Daylight Saving Time is Mathematically Illogical
I’ve always found daylight saving time confusing, and now I know why: mathematically, it doesn’t make sense.
As summer turns to winter and our part of the Earth spends less time in the sun, the length of the day contracts. This kind of transformation is known as a dilation–a shrinking or stretching of something.
In order to increase the amount of productive daylight, we translate the times-of-day. Naturally, this doesn’t change the amount of available sunlight; it simply shifts the clock-times so that more of that sunlight occurs during preferred times-of-day .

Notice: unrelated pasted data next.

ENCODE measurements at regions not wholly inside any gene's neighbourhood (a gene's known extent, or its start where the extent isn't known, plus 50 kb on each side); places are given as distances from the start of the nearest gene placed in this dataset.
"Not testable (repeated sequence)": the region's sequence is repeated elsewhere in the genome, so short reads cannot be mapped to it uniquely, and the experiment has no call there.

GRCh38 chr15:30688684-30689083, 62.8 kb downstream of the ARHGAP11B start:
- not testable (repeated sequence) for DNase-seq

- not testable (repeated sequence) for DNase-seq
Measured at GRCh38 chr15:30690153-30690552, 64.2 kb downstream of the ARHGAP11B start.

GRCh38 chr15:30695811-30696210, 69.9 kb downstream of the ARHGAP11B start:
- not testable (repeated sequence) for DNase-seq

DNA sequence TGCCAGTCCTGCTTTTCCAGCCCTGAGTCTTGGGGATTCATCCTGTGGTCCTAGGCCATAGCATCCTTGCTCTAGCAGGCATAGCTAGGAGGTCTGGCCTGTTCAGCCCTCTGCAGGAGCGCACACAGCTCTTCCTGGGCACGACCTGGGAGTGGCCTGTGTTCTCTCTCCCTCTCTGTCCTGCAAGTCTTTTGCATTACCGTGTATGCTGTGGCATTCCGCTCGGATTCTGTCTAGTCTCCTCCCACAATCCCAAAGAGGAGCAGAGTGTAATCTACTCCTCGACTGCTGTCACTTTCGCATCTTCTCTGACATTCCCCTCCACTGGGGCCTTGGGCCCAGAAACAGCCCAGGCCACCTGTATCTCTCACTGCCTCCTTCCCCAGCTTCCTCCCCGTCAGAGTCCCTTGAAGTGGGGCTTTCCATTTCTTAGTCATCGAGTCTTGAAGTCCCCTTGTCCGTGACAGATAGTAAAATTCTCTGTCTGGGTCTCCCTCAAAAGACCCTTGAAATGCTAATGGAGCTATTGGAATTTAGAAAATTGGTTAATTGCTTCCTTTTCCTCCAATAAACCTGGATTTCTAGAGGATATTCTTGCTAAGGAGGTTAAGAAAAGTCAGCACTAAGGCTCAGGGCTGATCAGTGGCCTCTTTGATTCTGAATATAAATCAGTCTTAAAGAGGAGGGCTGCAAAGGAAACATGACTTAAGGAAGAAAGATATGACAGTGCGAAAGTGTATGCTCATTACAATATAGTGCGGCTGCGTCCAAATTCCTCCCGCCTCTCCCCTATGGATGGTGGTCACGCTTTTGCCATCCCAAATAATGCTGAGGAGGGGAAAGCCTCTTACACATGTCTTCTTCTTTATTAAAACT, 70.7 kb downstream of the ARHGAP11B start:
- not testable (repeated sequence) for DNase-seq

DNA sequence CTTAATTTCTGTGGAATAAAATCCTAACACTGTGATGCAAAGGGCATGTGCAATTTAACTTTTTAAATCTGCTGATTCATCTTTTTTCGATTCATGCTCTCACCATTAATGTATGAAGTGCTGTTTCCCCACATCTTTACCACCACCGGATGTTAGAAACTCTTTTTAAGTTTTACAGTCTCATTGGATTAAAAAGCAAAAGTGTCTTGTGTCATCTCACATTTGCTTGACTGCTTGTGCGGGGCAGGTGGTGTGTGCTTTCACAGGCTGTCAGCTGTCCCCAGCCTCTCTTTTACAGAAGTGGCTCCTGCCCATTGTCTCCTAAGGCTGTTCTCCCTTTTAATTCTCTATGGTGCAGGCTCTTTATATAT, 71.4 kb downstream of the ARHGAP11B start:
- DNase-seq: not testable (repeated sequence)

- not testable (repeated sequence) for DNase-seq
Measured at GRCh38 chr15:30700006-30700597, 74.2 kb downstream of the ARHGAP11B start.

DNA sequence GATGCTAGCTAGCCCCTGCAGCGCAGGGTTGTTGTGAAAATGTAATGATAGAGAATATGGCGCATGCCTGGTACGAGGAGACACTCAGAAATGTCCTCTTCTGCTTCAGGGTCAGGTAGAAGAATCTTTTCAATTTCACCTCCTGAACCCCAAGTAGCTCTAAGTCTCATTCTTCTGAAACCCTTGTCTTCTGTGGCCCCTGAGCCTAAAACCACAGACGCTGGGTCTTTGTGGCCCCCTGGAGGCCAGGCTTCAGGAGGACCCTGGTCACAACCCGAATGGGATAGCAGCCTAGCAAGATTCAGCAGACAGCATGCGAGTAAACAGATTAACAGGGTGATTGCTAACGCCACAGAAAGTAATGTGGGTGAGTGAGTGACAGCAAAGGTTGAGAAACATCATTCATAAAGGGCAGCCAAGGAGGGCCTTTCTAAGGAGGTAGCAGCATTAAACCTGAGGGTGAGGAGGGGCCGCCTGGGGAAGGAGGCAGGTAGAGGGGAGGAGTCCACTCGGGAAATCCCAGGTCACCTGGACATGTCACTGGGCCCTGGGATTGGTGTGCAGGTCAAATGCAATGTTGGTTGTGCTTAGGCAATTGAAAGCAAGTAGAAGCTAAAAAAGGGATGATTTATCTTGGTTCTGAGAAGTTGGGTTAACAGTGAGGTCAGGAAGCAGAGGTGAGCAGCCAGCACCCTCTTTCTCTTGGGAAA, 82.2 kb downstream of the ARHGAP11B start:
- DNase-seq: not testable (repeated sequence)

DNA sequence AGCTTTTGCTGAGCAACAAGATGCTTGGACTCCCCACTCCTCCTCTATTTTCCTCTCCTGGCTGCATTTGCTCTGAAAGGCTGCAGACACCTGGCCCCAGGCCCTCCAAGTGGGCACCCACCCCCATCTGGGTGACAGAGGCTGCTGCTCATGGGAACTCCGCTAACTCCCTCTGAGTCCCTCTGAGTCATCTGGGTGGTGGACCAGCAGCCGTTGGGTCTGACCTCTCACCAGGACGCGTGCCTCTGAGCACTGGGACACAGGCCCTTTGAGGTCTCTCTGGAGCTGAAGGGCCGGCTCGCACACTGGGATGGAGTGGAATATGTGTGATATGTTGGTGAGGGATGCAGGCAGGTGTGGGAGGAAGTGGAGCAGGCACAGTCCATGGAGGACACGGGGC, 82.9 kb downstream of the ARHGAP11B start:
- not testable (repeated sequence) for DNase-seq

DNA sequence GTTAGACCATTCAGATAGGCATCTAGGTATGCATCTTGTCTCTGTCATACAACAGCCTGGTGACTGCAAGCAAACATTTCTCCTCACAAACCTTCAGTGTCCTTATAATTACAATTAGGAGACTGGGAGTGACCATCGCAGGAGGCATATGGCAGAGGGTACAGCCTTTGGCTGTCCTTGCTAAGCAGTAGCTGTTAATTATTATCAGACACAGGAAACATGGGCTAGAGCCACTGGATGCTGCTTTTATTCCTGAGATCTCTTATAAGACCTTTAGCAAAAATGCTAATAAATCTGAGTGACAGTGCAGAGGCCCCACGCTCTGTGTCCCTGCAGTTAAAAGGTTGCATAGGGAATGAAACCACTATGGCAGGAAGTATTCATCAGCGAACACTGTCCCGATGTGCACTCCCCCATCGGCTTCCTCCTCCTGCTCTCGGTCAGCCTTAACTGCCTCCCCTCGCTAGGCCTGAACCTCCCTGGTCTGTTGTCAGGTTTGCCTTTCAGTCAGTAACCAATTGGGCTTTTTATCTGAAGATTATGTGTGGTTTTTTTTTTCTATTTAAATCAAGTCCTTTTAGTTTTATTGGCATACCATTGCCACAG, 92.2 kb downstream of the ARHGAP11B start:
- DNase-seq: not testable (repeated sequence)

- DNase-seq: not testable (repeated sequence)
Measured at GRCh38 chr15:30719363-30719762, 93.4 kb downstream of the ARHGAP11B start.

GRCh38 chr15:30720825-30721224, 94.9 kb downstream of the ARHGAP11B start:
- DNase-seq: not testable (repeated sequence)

Thus, the new day looks like this.
Essentially, daylight saving time tries to counteract a dilation with a translation. But mathematically, the way to truly counteract a dilation is with another dilation! Thus, the mathematical logic of daylight saving time is faulty.
Now that I fully understand the source of my confusion, I can rest easier. And for an extra hour!